How to Get Creative If Debt is Out of Control

It's easier than you think to fall into debt. Here are some options to help you get your debt under control - before it's too late.

Even in the best of times, life can throw a wrench into your financial planning. And for many people, these are not the best of times.

Other than a good cry, what are your options if you end up with more debt than you can handle? Maybe you’ve lost your job and can’t pay the rent or mortgage; perhaps you encountered a medical problem, and the bills keep pouring in; maybe you went overboard on your spending, and the credit card bills are out of control. And, of course, COVID-19 has created a financial disaster for many families. All these reasons and more are all-too-common scenarios. They can be dangerous to your financial well-being, as well as your emotional and physical well-being, but there are proactive steps you can take to climb out of that debt hole.

Among the options available are debt restructuring, debt consolidation, and debt management plans. If all else fails, you may be forced to declare personal bankruptcy. All these options provide a way to get to the other side of the financial dumpster fire you’re facing, but they also come with risks and flashing lights.

Act Now if You Know You Are in Debt

One thing you want to avoid is falling into a financial death spiral, where missed payments and debts keep climbing as you incur interest and penalties on top of the debt you already have. This can lead to a sharp drop in your credit score, and in some cases, lenders can seize the collateral used to secure your debt, such as your home or automobile.

The key to avoiding that happening is approaching your lender before missed payments and additional debts begin to pile up. It may come as a surprise to many borrowers and consumers that lenders are often willing to negotiate with you on everything from credit card debt to home mortgages.

Debt Consolidation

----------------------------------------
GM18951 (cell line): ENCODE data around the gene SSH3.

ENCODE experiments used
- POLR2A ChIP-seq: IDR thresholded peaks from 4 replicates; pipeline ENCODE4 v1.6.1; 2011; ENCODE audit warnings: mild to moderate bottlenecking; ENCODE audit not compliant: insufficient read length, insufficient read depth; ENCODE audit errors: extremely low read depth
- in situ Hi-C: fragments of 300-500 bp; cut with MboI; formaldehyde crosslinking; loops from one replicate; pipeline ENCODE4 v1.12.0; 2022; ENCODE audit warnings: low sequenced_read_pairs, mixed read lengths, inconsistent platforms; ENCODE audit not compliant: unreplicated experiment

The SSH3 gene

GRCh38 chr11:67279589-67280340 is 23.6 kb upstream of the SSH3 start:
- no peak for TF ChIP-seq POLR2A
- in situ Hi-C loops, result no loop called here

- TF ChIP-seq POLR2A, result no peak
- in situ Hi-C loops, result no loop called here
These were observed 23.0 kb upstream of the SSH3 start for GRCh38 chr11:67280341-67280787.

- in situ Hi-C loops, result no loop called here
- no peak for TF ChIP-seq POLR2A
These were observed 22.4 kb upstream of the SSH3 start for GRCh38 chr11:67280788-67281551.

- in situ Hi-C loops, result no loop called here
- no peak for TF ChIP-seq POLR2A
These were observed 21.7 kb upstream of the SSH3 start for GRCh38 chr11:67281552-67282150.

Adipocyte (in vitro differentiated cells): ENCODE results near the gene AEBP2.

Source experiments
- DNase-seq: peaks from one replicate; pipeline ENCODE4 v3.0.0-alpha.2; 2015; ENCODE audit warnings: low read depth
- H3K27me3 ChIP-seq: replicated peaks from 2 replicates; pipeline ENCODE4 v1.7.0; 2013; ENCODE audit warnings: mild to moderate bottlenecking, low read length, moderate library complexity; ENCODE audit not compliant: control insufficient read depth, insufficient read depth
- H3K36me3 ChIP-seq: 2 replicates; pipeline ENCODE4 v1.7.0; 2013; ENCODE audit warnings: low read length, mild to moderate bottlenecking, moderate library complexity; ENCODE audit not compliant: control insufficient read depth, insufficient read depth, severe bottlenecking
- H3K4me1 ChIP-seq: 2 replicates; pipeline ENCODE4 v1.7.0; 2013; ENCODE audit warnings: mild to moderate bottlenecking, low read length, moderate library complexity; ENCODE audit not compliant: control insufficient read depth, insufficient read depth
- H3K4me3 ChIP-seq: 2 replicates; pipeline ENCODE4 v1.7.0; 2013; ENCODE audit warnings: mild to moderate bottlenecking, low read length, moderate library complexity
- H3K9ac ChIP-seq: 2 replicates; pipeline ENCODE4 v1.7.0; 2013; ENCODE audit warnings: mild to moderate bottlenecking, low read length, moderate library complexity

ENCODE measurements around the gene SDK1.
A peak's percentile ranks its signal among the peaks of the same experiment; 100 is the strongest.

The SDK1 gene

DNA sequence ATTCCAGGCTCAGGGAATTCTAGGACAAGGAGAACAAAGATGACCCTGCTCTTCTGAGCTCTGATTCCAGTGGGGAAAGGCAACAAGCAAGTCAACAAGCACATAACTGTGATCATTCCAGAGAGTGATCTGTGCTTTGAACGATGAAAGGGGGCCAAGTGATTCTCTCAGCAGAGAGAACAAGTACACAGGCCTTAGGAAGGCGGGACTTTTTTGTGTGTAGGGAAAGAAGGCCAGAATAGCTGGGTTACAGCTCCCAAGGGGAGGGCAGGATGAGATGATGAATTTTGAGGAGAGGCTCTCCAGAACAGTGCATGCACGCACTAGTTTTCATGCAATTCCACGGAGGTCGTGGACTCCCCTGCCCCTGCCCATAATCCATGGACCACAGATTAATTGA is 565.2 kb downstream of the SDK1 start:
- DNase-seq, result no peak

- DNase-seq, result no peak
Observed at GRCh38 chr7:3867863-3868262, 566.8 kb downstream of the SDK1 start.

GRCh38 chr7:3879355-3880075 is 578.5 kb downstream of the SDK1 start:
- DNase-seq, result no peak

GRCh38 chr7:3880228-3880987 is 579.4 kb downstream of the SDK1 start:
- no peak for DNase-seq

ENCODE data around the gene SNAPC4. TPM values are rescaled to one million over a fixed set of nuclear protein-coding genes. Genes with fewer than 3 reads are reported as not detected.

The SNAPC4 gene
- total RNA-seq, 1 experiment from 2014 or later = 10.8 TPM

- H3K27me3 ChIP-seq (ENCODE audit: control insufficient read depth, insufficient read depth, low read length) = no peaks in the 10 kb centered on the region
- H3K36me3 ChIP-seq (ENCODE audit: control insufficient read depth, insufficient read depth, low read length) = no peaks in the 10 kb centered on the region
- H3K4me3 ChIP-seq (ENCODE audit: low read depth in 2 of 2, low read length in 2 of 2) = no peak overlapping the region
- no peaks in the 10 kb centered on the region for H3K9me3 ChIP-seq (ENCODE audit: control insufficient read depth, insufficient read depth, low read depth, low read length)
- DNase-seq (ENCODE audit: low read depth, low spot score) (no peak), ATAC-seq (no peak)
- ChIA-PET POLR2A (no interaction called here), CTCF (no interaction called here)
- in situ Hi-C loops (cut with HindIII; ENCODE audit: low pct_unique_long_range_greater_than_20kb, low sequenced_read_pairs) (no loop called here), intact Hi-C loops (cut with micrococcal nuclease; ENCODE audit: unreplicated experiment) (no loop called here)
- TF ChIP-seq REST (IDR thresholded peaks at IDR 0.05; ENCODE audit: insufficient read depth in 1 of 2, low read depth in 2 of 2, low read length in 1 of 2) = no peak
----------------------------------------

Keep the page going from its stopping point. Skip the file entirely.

If you are not yet in financial distress but face a short-term problem, your first option might be debt consolidation. That will give you more favorable terms to pay down what you owe. The idea is to take several credit card balances and combine them into one monthly payment at a lower annual percentage rate (APR), making your payments more manageable. In effect, you are replacing old debt with new debt, hopefully on more favorable terms. This option is mainly available to consumers who have a good credit history.

Many people have taken advantage of low-interest rates to refinance home mortgages and lower their monthly payments. Debt consolidation can have the same effect.

Under the consolidation umbrella, you can also consider tapping your home equity or 401(k) retirement savings. Again, those options come with potential penalties and fees, risks, and trade-offs, so consider them carefully before cracking open that part of your financial nest egg. If you use a Home Equity Line of Credit (HELOC), you can get a low-interest rate and a long time to pay it off but remember – you can lose your home if you default on those payments.

Restructure Your Debt

The next option is to restructure your loan. Your lender might be willing to provide temporary hardship relief. This gives you the opportunity to negotiate with the lender to wipe out part of your debt if you agree to a plan to pay less than the full amount. Debt restructuring provides better terms that make it easier to pay off loans by lowering your monthly payments. This approach is likely to ding your credit score, which could make it harder to buy a new car or get a mortgage for the next few years.